However, the Nuclear Energy Financing Act did not treat all customer classes equally, with the burden on Georgia Power's large industrial customers of paying the costs of financing Vogtle 3 and 4 being far smaller than those borne by residential and commercial customers. For example, between 2011 and 2020, Georgia Power's residential customers paid 47% of the $3.5 billion Vogtle 3 and 4 financing costs collected through the bill rider and commercial customers paid 40%. Industrial customers paid only 11%./21 According to the Public Service Commission staff, by the time the reactors at Vogtle finally go into service, a typical Georgia Power residential customer will have paid $880 for project financing costs./22
Georgia Power claims that collecting the Vogtle 3 and 4 financing costs during the construction period (by requiring customers to pay a return on the billions spent on Construction Work in Progress or CWIP) has benefits for customers,/23 but others dispute this. But two things are certain: Making customers pay for the new Vogtle reactors up to 12 years before they go into service hasn't prevented the project's cost from increasing by 140%, and Georgia Power Company and its owner Southern Company have benefitted financially from the early payments.
Oglethorpe Power Corporation,/24 which owns 30% of the new reactors, has a rate management program through which subscribing electric member cooperatives can elect to pay Vogtle project financing costs on a current basis, instead of being deferred or capitalized (that is, recovered after the reactors go into service). As of Sept. 30, 2021, Oglethorpe had billed participating members a cumulative $107.54 million for Vogtle project financing costs./25
In addition to paying financing costs, Georgia Power's customers are picking up the tab for additional replacement fuel costs because the reactors have been delayed. For example, the staff estimates the total replacement fuel cost for the 6.5-year delay through 2023 will be approximately $1 billion, which will be on top of the $4 billion in financing costs./26
Georgia Utility Customers Will Continue to Pay Dramatically More for Power From the Vogtle Project Over the Next 60 Years
The commission staff has concluded that Georgia Power's customers "will pay substantially more both prior to and after the [new Vogtle] units begin providing service due to the delays and cost overruns."/27 While that is clearly true, it also is clear that customers would be paying more for their electricity due to the owners' original decision to build the new Vogtle units even if the delays and cost overruns are excluded.
Staff has calculated that the total revenue requirements due to Vogtle 3 and 4 will be in excess of $70 billion over the units' expected 60-year operating lives./28 As a result, the revenue requirements of the two new reactors "significantly exceed that of natural gas combined cycle units over the entire 60-year operating life under all natural gas price and carbon dioxide emission price scenarios."/29 Unfortunately, the commission staff did not include the prices of renewable alternatives to Vogtle 3 and 4 in their analyses.
Commission staff estimate the power from the new reactors will cost Georgia Power's customers an average of $150 per megawatt-hour (MWh)./30 As shown in Figure 3, below, this is far higher than it would have cost the owners to build a new natural gas combined cycle plant as an alternative to Vogtle 3 and 4 and is approximately five times as expensive as the $30.19 per megawatt-hour average price of five purchase power agreements (PPA) that Georgia Power recently signed with solar developers. Four of the new renewable PPAs include both energy and storage capacity./31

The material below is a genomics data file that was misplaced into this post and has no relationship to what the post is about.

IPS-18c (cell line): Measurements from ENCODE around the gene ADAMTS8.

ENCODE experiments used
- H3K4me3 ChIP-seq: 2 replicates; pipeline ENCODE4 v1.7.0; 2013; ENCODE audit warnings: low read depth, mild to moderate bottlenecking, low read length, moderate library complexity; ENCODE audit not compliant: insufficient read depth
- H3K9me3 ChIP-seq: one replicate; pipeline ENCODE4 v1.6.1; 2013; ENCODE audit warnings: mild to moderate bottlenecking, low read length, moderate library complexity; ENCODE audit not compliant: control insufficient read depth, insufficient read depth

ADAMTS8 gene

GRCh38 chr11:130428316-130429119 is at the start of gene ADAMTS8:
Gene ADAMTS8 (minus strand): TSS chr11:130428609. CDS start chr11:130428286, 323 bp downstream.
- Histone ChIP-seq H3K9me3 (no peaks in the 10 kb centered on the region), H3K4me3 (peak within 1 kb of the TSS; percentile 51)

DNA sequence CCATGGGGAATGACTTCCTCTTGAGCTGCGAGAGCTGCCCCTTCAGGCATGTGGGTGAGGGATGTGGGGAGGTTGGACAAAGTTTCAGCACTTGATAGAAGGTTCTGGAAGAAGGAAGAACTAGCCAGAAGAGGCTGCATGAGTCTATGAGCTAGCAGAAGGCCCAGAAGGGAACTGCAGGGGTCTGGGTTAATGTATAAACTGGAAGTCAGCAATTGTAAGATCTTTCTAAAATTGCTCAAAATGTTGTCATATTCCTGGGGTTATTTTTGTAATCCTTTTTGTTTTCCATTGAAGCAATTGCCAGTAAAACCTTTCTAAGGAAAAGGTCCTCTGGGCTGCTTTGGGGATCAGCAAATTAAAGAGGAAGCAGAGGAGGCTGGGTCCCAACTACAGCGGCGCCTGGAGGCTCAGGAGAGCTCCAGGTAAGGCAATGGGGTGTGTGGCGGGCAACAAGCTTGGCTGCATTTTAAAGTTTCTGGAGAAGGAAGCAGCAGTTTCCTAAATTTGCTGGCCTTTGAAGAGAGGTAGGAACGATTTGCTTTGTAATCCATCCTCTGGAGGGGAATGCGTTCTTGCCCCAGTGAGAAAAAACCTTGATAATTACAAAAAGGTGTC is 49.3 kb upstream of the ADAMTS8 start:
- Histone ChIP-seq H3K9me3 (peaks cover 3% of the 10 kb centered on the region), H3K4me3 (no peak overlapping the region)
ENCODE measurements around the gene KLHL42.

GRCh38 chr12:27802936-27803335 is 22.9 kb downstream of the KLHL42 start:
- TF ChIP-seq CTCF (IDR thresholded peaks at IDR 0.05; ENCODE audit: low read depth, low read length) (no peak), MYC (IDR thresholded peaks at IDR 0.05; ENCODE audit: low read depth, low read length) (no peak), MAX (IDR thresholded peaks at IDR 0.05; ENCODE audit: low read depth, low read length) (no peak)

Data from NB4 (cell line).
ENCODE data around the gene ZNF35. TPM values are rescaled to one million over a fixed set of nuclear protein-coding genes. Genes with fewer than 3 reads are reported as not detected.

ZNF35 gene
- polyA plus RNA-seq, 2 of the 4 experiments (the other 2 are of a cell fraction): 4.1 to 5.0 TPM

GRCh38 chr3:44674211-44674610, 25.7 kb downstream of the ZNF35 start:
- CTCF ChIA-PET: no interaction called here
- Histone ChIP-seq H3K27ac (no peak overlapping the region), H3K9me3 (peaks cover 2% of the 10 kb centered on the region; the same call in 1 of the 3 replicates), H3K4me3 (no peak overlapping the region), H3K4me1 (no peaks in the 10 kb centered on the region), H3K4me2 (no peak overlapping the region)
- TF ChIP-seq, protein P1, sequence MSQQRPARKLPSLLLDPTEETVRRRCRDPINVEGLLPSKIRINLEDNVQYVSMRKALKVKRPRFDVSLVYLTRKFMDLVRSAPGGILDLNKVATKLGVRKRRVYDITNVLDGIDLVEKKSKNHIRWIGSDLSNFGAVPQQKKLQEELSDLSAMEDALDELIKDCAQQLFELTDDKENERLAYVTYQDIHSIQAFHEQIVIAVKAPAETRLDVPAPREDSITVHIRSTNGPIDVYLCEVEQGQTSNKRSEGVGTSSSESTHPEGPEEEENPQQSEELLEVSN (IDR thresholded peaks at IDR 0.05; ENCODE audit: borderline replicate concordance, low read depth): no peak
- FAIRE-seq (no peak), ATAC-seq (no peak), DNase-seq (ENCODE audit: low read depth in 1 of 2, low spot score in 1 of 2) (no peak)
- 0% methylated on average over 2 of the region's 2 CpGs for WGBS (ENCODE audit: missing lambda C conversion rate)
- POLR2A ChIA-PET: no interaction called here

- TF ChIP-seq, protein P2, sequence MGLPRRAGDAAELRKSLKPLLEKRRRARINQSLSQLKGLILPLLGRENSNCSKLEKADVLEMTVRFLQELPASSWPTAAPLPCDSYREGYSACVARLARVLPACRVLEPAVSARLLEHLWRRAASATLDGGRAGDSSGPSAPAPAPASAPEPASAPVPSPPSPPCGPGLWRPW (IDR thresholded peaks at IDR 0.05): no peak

Vogtle 3 and 4 will be expensive for Georgia Power's residential customers as the commission staff estimates that they will have to pay an average of $14.30 per month for project-related costs during the reactors' first 10 years in operation,/32 for a total of more than $1,700 during just the first 10 of the units' projected 60-year operating lives.
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Figure 3: The Cost of Power From Vogtle 3 and 4 vs. Solar and Natural Gas Alternatives
Figure Sources: The Georgia Public Service Commission's July 6, 2021 Order Approving Certification of 2022/2023 Utility Scale Renewable Power Purchase Agreements; the Direct Testimony of the Panel of A. Wilson Mallard and Jeffrey B. Weathers on Behalf of Georgia Power Company in Commission Docket No. 43814; and the Direct Testimony of Tom Newsome, Philip Hayet and Lane Collen in Commission Docket No. 29849.
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As can be seen from Figure 3, the power from Vogtle 3 and 4 will be approximately five times as expensive as acquiring the same amounts of energy and capacity from renewable solar plus storage PPAs.
There is clear evidence in the commission's docket both that Vogtle 3 and 4 will be very expensive sources of power for the customers of the four owners; that Georgia Power has repeatedly misled the commission and its staff about the project's likely cost and schedule; and that Georgia Power, its affiliate Southern Nuclear, and its contractors have mismanaged the project. When the units are completed, the Georgia Public Service Commission will be conducting a prudence review to determine how much of Georgia Power's share of the cost of the Vogtle 3 and 4 project should be borne by the company and its owner, Southern Company, instead of customers. The commission denied rate recovery for $951 million of the cost overruns at Vogtle 1 and 2. It should deny rate recovery for a much larger share of the far more expensive Vogtle 3 and 4 project.
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The full white paper including figures and footnotes can be viewed at http://ieefa.org/wp-content/uploads/2022/01/Southern-Companys-Troubled-Vogtle-Nuclear-Project_January-2022.pdf